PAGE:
The potential of Safety Impact Assessments

For some time, several countries have had legislation that require Environment Impact Assessments.  Why don’t we have Safety Impact Assessments?

Often safety issues are applied retrospectively in project development.  Often the application is impeded by actions or pathways that are already in place, although embryonic.

There is evidence that safety performance can be greatly improved by having safety considerations at the very early design stages of projects.  Perhaps, rather than simply stating “safety is important”, the commitment to safety be more overtly stated in a formal manner at the project design stage.

It should be possible at each design/review stage to undertake a Safety Impact Assessment (SIA) of the decisions being undertaken.

At each stage, before passing the project draft on, the development team would formally ask themselves (perhaps with the assistance of safety advisors) to outline any safety impacts the decision may have on

  • Employees,
  • Community,
  • Company,
  • (Environment, perhaps)

The assessment may contain the following questions:

  • During the life of this project, in what ways could harm be generated?
  • In what ways could such harm be eliminated or minimised (not just reduced slightly)?
  • What safety issues could the surrounding community perceive as harmful?
  • What safety issues can be expected from the experience of other similar projects, here and abroad?

Initially, the responses will come from the experience and knowledge of the project development participants rather than from a formal research project or literature review.

The content of each SIA will vary at each stage of the project draft as more project detail appears and personnel consider the questions above.  The European Union’s approach to environmental impact assessment, the EIA Directive, could be tweaked to apply to safety:

  1. Description of the project
  2. Alternatives that have been considered
  3. Description of the work environment and work tasks
  4. Description of the significant effects of these on people and the community
  5. Mitigation
  6. Non-technical summary
  7. Lack of know-how/technical difficulties

It should only be in the Mitigation stage where risk management concepts would be relevant.

Safety Impact Assessments vs Risk Management

The Safety Impact Assessment should not be absorbed by Risk Management.  Risk assessment is limited by the risk management concepts and by the risk minimisation process of insurance.  Safety needs to take back ownership of itself and place safety as the core consideration of the assessments.  In this way the Hierarchy of Controls and other assessment processes can help provide clues to what is safe and unsafe, what will cause harm and what will not, without the uncertainty created by “as far as reasonably practicable” and other legal and insurance confusions.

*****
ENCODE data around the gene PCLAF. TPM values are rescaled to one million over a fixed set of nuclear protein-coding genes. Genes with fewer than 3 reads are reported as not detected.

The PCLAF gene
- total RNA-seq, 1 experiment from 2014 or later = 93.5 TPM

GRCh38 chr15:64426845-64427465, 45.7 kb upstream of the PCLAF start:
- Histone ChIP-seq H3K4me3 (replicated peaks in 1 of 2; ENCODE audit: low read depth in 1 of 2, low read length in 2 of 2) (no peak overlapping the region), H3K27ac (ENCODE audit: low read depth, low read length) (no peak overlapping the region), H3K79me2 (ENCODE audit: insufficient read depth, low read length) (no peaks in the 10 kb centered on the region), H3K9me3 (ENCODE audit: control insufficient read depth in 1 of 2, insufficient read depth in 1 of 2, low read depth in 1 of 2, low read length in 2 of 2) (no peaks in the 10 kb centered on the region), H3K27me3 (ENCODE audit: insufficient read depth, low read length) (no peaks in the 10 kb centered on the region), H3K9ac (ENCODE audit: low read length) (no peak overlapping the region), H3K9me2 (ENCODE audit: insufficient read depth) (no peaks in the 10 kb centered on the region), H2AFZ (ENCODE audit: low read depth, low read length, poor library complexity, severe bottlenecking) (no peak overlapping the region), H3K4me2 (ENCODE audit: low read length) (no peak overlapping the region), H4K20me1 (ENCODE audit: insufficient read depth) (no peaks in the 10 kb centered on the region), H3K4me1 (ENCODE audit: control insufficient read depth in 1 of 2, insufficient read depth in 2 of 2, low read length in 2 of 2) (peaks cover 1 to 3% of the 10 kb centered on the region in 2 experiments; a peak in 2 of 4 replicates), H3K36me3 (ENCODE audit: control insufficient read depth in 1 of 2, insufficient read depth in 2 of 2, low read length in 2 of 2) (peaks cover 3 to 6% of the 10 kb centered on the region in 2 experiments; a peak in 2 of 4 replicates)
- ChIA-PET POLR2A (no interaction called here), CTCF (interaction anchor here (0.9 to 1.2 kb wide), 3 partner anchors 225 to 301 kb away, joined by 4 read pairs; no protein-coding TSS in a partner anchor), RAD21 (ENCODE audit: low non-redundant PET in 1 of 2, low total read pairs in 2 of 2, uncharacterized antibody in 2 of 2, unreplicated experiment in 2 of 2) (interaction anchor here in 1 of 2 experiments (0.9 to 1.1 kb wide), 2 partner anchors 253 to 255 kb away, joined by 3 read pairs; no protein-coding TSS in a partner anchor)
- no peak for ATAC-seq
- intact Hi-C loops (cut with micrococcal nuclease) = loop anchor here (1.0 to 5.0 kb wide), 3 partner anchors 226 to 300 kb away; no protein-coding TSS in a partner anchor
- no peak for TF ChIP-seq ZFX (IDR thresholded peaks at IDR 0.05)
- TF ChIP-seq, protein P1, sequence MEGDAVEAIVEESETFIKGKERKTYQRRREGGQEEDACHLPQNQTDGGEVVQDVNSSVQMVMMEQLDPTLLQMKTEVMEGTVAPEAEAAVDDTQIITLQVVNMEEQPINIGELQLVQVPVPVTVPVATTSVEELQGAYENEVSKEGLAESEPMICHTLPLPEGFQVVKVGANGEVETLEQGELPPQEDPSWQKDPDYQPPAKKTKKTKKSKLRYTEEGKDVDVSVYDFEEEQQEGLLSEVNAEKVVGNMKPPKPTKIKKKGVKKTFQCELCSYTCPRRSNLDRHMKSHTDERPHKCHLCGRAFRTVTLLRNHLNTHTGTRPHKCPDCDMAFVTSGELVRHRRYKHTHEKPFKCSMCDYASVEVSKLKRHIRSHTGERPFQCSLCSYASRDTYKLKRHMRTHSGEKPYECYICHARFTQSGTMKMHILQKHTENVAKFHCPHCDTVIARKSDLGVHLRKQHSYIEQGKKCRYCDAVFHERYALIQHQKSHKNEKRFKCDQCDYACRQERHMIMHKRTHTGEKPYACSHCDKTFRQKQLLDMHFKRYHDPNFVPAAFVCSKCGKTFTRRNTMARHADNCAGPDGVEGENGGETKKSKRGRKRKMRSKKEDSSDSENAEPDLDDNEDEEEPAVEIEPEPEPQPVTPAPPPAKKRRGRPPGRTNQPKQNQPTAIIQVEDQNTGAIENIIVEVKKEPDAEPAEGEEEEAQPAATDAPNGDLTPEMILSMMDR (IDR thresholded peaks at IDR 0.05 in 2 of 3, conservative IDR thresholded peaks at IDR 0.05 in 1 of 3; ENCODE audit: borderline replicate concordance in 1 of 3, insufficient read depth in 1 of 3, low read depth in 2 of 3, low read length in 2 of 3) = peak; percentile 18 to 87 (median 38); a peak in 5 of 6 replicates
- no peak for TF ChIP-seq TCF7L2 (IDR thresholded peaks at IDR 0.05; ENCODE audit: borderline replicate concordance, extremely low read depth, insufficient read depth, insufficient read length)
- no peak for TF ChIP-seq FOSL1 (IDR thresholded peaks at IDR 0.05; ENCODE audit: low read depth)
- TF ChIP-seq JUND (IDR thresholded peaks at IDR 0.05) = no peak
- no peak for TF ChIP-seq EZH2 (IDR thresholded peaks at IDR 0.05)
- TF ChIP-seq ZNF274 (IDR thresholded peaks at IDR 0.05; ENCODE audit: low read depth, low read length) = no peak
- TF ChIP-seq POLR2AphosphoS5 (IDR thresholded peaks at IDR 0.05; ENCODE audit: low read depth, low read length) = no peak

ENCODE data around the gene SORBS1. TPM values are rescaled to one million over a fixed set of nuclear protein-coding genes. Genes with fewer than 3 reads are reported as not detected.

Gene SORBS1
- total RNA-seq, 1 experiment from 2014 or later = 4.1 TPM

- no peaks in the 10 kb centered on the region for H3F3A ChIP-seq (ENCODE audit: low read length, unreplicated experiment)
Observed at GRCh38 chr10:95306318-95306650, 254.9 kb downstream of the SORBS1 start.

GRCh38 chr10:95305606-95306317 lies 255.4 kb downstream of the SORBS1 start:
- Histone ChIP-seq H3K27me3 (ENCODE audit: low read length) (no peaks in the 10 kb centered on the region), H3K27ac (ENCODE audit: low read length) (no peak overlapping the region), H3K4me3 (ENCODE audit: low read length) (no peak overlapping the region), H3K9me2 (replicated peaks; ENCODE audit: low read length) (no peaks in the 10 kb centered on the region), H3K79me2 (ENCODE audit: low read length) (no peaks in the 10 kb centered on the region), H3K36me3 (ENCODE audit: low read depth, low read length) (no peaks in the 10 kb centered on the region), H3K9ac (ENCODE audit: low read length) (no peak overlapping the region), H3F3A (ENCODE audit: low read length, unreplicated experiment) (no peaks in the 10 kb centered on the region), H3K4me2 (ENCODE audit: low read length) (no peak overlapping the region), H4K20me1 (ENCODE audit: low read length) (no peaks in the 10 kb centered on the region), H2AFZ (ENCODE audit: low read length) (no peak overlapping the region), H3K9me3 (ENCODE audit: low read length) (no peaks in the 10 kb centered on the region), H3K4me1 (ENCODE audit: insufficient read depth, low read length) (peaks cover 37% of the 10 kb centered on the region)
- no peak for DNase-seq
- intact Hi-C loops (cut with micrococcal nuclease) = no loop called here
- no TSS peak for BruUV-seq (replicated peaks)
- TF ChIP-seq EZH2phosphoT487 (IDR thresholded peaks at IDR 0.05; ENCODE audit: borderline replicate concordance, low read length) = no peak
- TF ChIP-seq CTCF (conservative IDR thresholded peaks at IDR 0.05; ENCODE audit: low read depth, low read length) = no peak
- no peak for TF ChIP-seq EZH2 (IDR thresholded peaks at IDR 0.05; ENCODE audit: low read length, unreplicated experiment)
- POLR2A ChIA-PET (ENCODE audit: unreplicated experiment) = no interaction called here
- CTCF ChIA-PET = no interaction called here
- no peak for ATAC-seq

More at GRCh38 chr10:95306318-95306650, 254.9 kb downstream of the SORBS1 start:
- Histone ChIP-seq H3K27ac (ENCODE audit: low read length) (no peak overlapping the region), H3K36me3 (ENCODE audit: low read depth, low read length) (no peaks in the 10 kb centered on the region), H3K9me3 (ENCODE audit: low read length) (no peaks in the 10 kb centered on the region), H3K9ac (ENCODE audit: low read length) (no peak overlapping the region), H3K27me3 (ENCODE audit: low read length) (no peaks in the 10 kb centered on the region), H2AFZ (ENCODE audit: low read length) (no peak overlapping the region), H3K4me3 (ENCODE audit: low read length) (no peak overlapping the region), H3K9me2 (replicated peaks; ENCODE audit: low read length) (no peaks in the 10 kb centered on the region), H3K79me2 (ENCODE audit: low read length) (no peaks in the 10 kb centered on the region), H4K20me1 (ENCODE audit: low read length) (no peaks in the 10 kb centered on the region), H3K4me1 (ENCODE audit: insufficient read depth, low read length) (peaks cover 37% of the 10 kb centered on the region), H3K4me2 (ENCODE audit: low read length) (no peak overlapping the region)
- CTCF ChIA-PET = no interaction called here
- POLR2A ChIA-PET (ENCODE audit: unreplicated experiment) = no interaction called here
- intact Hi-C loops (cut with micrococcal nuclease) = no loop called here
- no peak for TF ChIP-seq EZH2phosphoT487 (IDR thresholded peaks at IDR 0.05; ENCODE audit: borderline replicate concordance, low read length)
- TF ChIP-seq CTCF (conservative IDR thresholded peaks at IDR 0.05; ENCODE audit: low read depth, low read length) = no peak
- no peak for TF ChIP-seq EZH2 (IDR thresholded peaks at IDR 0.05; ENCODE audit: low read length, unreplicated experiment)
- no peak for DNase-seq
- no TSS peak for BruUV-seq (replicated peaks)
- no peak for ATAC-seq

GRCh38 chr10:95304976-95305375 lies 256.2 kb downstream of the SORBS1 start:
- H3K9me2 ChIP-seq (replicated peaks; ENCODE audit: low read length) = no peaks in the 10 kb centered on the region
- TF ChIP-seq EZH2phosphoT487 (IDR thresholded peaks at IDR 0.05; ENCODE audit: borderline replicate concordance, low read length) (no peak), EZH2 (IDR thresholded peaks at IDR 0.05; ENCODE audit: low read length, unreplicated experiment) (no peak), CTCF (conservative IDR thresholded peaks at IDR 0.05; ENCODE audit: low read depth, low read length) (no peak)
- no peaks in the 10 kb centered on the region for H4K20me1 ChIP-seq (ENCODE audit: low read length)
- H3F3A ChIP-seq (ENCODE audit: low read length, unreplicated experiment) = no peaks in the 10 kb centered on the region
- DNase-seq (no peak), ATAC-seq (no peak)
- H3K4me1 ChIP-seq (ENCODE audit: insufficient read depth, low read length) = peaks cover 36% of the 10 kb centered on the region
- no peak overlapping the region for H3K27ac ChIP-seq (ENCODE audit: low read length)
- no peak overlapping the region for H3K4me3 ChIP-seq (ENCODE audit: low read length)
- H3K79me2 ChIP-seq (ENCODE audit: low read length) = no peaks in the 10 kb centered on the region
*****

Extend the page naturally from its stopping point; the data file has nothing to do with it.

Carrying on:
In modern safety management people jump too soon to the complexities of the implementation of control measures and as a result we succumb to risk management.  In many circumstances safety gets shunted aside because the implementation of a control measure, perhaps, the elimination of a particular risk seems to absurd.

As an example, let’s consider the elimination of the traffic accidents at level crossings.  Collisions between cars and trains can be eliminated by grade separations. (Collisions between people and trains are more complex as people usually don’t limit themselves to roads, as cars must).  In Australia the grade separation of level crossings was dismissed as too expensive.  These costs were determined, principally, by identifying an average cost of a grade separation and applying that to all existing level crossings or, at least, those in metropolitan centres which still proved too expensive.  Whatever the economic reality, the safety process of grade separation is sound.

Elsewhere I have argued that applied science is of much more use than pure science but that is not what I am discussing in this post.  There is an ideological turf war between safety and risk and insurance and lawyers in which safety is the weakest combatant.  In fact, it may be giving it too much credence by calling it a combatant as combatants are not usually on their backs with paws in the air getting their tummies rubbed by its competitors.  The safety profession has caved in to other lobbyists and disciplines that have a longer history, stronger institutional connections, a stronger “brand” and a legal legitimacy of their own.